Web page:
Ampol chief executive Matt Halliday says the push by the fuel group to try to capitalise on a “buy Australian” sentiment which is accelerating among customers won’t be undermined if the company decides to shut down the Lytton refinery in Brisbane.
Mr Halliday says Ampol is ”actively engaging” with the Federal government which has a $2.5 billion fuel security subsidy package on the table, as the company moves to the final stages of its review into the Lytton refinery, with a decision likely in the second quarter of calendar 2021.
He said customers want to ”buy Australian” when choosing where to fill up their vehicles with fuel and that sentiment is growing during the pandemic. Ampol, formerly known as Caltex, is slowly rebranding 1930 outlets, with 25 already completed. Mr Halliday said they should all be rebadged to the historic brand by late 2022.
Ampol on Monday launched a $300 million off-market buyback after completing a $635 million sale of its convenience retail property portfolio. Mr Halliday also announced there would be a full ”decarbonisation” strategy for the company in the first half of calendar 2021.
The buyback comes after the company completed the sale of a 49 per cent stake in its freehold retail convenience sites to Charter Hall and Singapore’s GIC, delivering net cash proceeds of $635 million compared with its previous guidance of $612 million.
The $300 million buyback will begin on December 7 and close on January 22, 2021, and equates to about $1.20 per share. Ampol shares jumped 7.25 per cent to $30.49 in opening trade and finished 4.6 per cent higher at $29.75.
Mr Halliday said Ampol had also mandated a number of banks to investigate a potential issue of hybrid securities.
Ampol also outlined it is targeting an extra $40 million in cost savings by 2022 through a combination of office relocations, information technology simplification and use of automation. It is eyeing an ”uplift” in earnings before interest and tax from non-fuel operations of $195 million by 2024.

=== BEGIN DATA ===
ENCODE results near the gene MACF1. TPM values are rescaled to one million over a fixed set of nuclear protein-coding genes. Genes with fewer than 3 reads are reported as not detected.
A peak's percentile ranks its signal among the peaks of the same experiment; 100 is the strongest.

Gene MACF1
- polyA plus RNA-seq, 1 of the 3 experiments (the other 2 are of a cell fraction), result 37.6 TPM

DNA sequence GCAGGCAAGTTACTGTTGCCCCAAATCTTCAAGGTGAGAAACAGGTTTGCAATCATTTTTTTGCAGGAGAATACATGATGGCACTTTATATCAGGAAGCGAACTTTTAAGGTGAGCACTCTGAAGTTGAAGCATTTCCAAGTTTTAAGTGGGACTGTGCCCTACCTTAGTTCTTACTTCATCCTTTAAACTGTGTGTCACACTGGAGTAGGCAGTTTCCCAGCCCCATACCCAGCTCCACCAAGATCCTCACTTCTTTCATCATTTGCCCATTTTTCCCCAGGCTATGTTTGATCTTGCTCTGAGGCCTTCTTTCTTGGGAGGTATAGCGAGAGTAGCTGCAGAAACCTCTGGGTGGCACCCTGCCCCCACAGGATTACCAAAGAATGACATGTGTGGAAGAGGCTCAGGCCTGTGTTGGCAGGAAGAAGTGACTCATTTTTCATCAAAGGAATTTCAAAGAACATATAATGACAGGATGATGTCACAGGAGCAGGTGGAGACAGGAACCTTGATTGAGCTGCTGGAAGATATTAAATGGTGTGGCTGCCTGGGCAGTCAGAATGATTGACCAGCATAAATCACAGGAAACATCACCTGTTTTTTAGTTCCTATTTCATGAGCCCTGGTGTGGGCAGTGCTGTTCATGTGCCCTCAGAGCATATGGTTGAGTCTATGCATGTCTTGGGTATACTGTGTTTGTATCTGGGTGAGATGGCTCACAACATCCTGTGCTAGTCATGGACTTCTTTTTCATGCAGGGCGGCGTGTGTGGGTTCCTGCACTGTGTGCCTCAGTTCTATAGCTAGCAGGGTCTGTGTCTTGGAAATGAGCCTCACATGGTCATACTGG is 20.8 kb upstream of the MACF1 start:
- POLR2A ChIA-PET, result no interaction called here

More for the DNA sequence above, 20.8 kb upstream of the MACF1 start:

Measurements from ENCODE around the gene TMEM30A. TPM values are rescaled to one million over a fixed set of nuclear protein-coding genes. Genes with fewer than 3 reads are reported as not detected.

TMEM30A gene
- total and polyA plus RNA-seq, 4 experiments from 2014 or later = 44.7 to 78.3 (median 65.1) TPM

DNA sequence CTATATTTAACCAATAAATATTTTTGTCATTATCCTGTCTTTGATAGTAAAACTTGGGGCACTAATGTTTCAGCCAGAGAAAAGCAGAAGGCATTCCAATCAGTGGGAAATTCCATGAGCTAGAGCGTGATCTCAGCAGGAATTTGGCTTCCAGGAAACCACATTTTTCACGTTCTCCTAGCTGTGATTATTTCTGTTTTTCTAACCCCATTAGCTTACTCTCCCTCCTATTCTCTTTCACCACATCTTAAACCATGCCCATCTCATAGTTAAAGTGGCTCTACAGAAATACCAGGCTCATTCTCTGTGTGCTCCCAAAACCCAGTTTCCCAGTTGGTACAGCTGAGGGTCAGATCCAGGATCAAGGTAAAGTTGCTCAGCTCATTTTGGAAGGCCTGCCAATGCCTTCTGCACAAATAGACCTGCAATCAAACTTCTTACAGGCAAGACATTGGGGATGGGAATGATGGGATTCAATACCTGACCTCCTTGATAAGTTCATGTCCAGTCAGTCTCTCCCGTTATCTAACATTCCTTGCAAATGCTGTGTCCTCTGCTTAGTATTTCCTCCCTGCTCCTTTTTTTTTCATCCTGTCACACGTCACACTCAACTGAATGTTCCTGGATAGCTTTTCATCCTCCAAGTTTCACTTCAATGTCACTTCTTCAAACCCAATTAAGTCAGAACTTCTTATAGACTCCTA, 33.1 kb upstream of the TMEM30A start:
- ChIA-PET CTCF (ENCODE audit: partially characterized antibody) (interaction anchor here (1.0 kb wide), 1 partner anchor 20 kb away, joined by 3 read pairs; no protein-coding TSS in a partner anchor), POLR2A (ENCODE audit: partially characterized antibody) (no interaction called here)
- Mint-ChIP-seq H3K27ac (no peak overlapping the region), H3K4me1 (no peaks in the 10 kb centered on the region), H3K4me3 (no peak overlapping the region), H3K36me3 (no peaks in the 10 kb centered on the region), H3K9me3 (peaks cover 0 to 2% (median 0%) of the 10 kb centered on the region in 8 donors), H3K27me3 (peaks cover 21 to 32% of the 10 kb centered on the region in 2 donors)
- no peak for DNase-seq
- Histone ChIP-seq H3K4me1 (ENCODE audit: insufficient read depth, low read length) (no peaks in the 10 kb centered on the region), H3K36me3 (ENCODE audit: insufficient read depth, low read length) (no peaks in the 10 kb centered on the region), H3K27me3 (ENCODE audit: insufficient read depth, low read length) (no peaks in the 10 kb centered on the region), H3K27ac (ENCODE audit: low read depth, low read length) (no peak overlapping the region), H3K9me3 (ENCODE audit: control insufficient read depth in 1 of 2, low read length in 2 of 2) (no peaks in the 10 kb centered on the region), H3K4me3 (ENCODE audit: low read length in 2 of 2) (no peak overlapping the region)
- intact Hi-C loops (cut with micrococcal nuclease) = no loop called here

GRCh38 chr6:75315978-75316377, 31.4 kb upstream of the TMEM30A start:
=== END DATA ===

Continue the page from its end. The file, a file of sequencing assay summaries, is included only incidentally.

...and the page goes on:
Chevron, which sold its half stake in Caltex Australia in a $4.6 billion deal in 2015, advised earlier this year that it intends to revive the Caltex name itself in Australia, using it at the Puma Energy network of petrol stations in Australia that it acquired in a surprise $425 million deal struck in December. Ampol also revealed on Monday it was in talks to buy Puma’s partially constructed fuels terminal in Perth.
The pandemic has resulted in tough conditions, but Mr Halliday said on Monday that demand was returning as the Victorian economy reopened. He said on a year-to-date basis diesel demand across the group was 1 per cent lower than last year, while gasoline was down 15 per cent, and jet fuels were down 53 per cent.
Ampol on October 19 revealed its third-quarter profits had slumped almost 75 per cent because of a heavy $82 million loss in refining, even though returns from convenience retailing improved.
The Lytton refinery is under review for a potential shutdown despite the federal government’s fuel security package, which would provide a direct subsidy for local production of fuels. Rival Viva Energy also has its unprofitable Geelong refinery under review for possible closure. BP on October 30 announced it should shut its only Australian refinery, Kwinana in Western Australia.
Mr Halliday reiterated all options were on the table for the Lytton refinery review. The three main options are to continue refining at Lytton in Brisbane but find more efficiencies, convert it to an import terminal, or shut it down and sell off the land for industrial use.
A string of analysts have predicted that more shutdowns of refineries are inevitable, warning that the government measures may only provide a temporary delay.
Mr Halliday said a fair way into the future there were likely to be both electric vehicle charging stations and petrol bowsers in all Ampol service stations, and he applauded the move by the South Australian Government to put in place a road user charge for electric vehicle owners.
Victoria is following suit. “I think there can’t be a free lunch,” Mr Halliday said. Electric vehicle owners don’t pay any fuel excise.
Ampol was the subject of an $8.8 billion takeover bid by Montreal-based group Alimentation Couche-Tard, which walked away in April after the economic fallout and uncertainty of the pandemic.
Mr Halliday said on Monday that he didn’t look over his shoulder worrying about a return of the predator. “The thing that we can control is to make sure we’re maximising value for shareholders,” he said.
One of Mr Halliday’s rivals for the top job at Ampol, Louise Warner, was poached by its former suitor, Couche-Tard, stoking speculation that the Canadian convenience retailer could be gearing up to revive its takeover ambitions.
Ms Warner, a highly experienced fuels industry executive who was overlooked for the chief executive role earlier this year, has been hired as head of global fuels and trading, based on the US east coast.
Extracted from AFR